Depends on how far apart the grocery stores are, doesn\’t it?

    \”even in Texas?\” You lost me.

  17. Mark B.
    May 15, 2008 at 11:20 am

    Sam, I don’t know about that Fairway. I shop the one in Red Hook.

  18. Julie M. Smith
    May 15, 2008 at 11:33 am

    “How much sense does it make to drive around to several grocery stores, burning $4/gallon gasoline, pumping out two pounds of CO2 for every pound of gasoline you burn, just to save a few bucks on groceries?”

    Definitely should be a consideration. Fortunately, my Randall’s is three blocks from my house and I can’t go anywhere without passing it. If only there were a Sun Harvest near here . . .

  19. Lei
    May 15, 2008 at 11:46 am

    Pinto bean fudge… lol! YUMMY!

    I am finally catching on to what our family will actually eat in an emergency. I\’ve done a lot of experimenting (and highly recommend that) with the smorgasbord offered at the cannery, so I know what\’s worth my time and money there.

    Thanks for the tip on Randall\’s – I rarely go in there!

  20. May 15, 2008 at 1:22 pm

    “How much sense does it make to drive around to several grocery stores, burning $4/gallon gasoline, pumping out two pounds of CO2 for every pound of gasoline you burn, just to save a few bucks on groceries?”

    Considering that my wife saves our household well over $100 per month and only drives about 3 extra miles… quite a bit of sense, I’d say.

  21. meems
    May 15, 2008 at 2:09 pm

    It’s a great idea, Julie. I’m going to try it.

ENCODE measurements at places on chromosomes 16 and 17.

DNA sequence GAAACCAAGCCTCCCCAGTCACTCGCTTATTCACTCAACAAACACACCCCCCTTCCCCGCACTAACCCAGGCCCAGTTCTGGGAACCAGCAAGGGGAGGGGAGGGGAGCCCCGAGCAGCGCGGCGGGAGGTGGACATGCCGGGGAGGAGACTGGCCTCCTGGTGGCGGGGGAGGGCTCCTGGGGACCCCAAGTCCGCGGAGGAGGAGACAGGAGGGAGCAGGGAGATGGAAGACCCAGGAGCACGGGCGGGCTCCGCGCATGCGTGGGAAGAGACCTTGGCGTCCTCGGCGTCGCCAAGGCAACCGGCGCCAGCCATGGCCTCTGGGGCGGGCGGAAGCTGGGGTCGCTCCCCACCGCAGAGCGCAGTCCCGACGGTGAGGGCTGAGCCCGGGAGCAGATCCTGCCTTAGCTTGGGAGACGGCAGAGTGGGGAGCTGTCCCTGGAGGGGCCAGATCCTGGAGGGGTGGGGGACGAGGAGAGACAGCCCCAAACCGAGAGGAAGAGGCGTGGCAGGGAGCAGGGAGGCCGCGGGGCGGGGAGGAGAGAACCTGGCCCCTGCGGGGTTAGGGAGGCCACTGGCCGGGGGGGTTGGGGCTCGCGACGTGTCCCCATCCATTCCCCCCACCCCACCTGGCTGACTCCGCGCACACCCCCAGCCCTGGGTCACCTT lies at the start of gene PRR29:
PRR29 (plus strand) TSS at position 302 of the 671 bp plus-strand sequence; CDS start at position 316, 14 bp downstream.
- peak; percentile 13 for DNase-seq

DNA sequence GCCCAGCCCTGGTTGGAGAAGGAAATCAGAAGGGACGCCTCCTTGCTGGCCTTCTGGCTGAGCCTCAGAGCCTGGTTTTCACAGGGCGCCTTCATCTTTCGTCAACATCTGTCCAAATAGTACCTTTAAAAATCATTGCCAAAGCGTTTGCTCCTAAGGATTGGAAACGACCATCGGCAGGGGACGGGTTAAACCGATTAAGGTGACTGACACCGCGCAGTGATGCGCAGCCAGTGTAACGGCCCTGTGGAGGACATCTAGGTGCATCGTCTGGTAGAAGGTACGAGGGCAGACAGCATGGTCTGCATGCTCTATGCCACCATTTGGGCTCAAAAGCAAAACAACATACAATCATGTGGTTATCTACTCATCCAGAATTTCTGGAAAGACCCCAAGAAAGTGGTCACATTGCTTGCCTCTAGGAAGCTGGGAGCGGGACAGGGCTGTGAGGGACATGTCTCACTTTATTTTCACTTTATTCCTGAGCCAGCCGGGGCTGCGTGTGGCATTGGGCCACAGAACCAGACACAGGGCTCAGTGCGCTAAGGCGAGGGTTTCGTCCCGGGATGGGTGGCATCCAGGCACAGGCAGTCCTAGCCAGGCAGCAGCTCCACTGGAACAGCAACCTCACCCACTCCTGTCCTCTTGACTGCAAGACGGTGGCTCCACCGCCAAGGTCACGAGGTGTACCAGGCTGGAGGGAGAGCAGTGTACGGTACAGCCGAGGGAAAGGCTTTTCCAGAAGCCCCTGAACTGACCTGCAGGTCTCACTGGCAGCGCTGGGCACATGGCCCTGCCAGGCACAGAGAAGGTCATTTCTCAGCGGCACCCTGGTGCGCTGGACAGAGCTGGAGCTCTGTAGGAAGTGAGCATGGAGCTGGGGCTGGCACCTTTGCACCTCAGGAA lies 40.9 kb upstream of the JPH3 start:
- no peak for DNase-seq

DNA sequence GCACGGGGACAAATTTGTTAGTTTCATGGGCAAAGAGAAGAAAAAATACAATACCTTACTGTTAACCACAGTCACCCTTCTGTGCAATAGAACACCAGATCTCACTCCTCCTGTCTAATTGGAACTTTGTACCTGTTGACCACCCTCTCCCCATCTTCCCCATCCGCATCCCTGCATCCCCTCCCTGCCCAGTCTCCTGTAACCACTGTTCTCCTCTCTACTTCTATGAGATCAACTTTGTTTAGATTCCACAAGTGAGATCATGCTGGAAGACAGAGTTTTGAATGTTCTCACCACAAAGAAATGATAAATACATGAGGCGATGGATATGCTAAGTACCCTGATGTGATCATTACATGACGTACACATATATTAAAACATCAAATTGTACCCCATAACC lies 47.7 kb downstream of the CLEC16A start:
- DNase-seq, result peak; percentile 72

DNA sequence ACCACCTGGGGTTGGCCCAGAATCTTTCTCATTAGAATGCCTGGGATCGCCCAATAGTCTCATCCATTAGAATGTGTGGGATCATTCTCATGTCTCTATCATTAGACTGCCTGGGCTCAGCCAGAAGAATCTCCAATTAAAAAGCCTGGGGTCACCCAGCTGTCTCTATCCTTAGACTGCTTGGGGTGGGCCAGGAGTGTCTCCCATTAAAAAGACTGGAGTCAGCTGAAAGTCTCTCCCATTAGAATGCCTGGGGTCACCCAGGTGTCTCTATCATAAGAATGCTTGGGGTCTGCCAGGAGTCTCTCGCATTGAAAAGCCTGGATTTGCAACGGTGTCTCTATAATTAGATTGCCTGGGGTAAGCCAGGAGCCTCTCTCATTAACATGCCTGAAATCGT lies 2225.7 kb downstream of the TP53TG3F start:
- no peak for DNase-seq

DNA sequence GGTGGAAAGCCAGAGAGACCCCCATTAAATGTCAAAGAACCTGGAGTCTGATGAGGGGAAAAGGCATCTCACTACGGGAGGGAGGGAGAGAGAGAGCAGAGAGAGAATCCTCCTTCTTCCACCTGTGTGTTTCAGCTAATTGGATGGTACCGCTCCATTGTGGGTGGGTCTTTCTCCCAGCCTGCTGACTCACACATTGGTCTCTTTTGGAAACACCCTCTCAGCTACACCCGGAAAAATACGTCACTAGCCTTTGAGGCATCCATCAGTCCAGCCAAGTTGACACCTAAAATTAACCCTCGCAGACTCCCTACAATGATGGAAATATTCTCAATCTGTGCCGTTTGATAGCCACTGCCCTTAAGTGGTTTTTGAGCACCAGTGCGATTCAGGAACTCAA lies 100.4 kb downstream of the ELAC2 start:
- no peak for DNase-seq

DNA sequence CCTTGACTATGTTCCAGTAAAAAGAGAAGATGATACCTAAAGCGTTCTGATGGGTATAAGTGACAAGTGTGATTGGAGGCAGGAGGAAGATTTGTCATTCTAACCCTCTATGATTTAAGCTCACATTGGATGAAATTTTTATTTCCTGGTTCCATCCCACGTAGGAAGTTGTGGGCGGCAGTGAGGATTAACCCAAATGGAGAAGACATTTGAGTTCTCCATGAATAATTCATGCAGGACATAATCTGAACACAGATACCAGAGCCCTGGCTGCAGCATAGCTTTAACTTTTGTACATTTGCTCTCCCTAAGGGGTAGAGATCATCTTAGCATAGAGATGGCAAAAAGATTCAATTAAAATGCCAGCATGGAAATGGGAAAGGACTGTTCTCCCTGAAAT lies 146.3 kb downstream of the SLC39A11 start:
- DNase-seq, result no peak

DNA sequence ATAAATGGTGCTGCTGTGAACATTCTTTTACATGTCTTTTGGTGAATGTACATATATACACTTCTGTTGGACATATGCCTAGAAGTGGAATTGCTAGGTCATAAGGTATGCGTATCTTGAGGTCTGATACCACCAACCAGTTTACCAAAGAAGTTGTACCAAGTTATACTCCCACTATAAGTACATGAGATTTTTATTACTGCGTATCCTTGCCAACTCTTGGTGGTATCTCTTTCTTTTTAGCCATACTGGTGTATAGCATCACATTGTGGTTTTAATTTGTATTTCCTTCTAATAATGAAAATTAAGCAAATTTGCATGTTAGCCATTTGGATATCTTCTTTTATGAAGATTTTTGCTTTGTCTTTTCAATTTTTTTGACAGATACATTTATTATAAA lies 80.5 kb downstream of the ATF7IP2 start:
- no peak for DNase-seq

My problem is lack of willpower in those highend types of grocery stores, though. And as luck would have it, when we’re home in the States, the store that is most convenient and nearest my house is one of the gorgeous fancy ones. sigh.

  22. Adam Greenwood
    May 15, 2008 at 2:17 pm

    NB, Walmart groceries will usually price match ads. They don’t have everything there, but it does save running around.

  23. Ola Senor
    May 15, 2008 at 2:45 pm

    Grocery stores, in our area at least, tend to run a 12 week cycle. So if cereal is on sale this week, it will be again in 3 months. A 3 month supply of an item is not that burdensome to obtain (excepting dairy, meats and veggies).

    Example: Our kids love Capri sun. It is too expensive normally, but every few months it will go on sale for $1 a box. We then buy 20-30 boxes and store it. We get the flavored water kind too, so it can double as an emergency drinking water supply.

    If I go to the grocery store, i don’t really make a meal list first, I just buy what is one sale and figure it out from there. This was bad as a bachelor, where hot dogs at 50 cents a pack led to hot dog spaghetti, hot dog omelets, and hot dog tortilla wraps. Spaghetti sauce on sale? SPaghetti, homemade pizza and Spaghetti sauce with rice!

    My wife doesn’t care for my inventiveness, but I think it is fun (Sale Item A, plus cheap item B, plus a little of extra item C – Bon Appetit!)

  24. Marianne
    May 17, 2008 at 11:48 pm

    When pinto bean fudge was announced as the exciting thing last week at Enrichment I chose to leave early.

    If I’m living on my food storage, I’m probably not going to be wondering how to make fudge out of it.

  25. May 22, 2008 at 4:25 pm

    You know, pinto bean fudge is actually remarkably good. Someone gave me a square recently and asked me if I could guess the ingredients and I couldn’t – it really does taste like regular fudge.

  26. September 1, 2008 at 4:07 pm

    M&M has started a new group blog about food storage topics. Come check us out and participate!